The Power of Retrospectives in Building Psychological Safety
Retrospective exercises, when teams come together to discuss and discover what went well, what did not, and what lessons can be learned, are extremely powerful and are a fantastic way of building psychological safety. For example, Agile teams usually schedule in a retrospective once every sprint, which is an extremely effective method (if done well) of creating a continuous improvement cycle.
But retrospectives are for more than just technology teams, and they do more than simply facilitate improvement.
Retrospectives should be carried out regularly, in order to build it into a habit – a positive feedback muscle that the team trains and gets a little stronger each time. This is a virtuous cycle, a positive feedback loop of performance.
Of course, you may want to cary out a retrospective (also known as a Root Cause Analysis) for an incident, a failure when something went wrong to not to plan. Maybe the team missed a deadline or a system failed and caused some pain for the customer – a retrospective is really powerful if carried out in a truly blameless fashion. Look for the component causes – since there is never just a single root cause.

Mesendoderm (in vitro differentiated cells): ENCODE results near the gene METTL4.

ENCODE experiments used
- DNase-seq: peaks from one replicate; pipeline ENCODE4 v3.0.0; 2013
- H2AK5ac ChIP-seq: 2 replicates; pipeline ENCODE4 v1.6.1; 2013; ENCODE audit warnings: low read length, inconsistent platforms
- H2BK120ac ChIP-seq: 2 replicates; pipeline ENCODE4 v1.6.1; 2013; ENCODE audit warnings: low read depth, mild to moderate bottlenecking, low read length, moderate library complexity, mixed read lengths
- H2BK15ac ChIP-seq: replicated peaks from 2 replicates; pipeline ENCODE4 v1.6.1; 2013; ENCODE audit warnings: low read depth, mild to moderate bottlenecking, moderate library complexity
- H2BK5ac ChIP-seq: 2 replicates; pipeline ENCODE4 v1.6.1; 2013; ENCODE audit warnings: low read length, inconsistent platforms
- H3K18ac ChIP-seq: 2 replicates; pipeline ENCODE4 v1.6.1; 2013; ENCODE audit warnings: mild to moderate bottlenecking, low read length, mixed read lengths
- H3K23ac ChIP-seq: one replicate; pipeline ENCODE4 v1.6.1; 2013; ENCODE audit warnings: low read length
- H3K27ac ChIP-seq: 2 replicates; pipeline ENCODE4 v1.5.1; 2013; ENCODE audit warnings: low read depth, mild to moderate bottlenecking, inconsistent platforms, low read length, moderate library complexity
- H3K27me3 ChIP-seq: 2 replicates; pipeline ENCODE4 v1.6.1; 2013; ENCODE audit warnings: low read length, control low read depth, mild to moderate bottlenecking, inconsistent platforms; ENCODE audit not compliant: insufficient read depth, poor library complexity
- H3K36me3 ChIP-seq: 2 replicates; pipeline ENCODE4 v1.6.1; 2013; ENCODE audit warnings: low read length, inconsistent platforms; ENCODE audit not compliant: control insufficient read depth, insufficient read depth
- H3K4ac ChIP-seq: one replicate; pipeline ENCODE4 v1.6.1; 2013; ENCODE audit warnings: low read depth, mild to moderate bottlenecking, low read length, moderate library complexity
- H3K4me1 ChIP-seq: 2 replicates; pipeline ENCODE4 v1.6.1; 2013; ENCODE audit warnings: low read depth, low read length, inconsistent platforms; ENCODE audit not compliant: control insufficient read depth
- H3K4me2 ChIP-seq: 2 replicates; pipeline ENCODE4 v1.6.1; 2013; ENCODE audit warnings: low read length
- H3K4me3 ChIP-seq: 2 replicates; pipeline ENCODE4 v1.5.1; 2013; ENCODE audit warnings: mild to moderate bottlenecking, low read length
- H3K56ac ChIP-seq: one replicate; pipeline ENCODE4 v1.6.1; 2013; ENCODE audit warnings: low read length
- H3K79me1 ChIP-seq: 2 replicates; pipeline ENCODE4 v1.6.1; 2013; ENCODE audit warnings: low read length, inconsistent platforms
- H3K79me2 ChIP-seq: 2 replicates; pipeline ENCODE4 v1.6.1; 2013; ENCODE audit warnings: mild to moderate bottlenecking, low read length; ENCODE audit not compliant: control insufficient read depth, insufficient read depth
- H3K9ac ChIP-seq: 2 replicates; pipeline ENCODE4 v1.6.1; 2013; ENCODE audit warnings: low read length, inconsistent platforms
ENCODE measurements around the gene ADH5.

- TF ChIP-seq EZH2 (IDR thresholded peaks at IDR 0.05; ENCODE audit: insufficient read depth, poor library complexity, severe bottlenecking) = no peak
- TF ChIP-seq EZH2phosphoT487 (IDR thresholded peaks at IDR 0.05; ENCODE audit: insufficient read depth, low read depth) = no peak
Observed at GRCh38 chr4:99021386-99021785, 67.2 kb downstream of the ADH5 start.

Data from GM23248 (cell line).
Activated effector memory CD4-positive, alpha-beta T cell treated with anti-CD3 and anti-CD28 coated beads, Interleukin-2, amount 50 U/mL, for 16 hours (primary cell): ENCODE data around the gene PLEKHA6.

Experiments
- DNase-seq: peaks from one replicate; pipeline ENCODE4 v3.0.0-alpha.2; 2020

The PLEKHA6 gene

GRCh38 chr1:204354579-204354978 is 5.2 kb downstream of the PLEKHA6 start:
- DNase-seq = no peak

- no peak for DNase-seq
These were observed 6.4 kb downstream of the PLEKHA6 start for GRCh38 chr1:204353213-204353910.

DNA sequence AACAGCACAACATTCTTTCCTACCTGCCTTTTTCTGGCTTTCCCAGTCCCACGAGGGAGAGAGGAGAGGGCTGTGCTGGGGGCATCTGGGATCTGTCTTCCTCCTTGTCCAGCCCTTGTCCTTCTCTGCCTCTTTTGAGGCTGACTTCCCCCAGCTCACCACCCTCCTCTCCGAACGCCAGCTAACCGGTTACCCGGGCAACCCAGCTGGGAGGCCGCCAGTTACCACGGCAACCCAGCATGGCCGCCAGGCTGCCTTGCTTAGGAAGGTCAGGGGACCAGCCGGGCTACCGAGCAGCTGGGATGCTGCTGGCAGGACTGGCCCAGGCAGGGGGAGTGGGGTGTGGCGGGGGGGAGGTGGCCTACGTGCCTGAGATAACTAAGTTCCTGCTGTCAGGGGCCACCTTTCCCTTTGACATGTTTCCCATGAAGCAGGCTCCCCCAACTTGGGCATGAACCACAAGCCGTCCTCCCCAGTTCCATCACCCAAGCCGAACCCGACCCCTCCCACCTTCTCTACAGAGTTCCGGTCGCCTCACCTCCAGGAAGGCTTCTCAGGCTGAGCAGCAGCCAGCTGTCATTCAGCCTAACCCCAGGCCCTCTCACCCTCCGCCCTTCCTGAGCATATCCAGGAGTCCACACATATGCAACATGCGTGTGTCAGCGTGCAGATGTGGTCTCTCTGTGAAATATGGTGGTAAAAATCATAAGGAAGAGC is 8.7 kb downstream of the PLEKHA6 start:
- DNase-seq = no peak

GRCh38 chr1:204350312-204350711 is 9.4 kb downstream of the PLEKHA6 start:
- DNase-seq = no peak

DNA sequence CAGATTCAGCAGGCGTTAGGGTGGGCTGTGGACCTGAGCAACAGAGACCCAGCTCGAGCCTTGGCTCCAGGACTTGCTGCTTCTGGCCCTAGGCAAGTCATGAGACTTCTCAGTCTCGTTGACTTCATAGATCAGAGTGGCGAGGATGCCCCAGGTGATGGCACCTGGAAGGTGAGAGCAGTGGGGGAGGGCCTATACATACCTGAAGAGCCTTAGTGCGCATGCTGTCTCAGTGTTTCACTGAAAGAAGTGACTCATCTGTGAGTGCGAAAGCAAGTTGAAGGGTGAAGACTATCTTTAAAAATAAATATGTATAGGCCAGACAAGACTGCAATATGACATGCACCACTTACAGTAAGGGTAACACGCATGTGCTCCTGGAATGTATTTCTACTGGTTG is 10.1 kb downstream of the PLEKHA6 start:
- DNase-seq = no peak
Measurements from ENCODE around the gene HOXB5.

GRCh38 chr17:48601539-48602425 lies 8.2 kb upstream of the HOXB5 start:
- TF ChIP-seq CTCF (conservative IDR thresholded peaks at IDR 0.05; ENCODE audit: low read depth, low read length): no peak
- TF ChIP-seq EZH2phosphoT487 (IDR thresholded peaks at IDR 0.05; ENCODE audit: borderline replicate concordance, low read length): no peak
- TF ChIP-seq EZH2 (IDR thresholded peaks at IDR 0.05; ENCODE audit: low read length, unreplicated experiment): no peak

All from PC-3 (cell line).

Carrying out out blameless retrospectives increases psychological safety on a team, enabling team members to admit mistakes, suggest ideas, or even point out the mistakes of others on the team (again, without assigning blame).
But don’t just carry them out for failures – try running retrospectives for successes too. This way, you can dive into the root causes of success and apply that learning for the next time around. It’s important to not simply minimise the chance of failure, but to maximise the chance of success.
These retrospective exercises, and many more, are contained within the psychological safety Action Pack along with more detailed guidance, templates and resources to use with your teams and organisations. Download it now to supercharge your teams.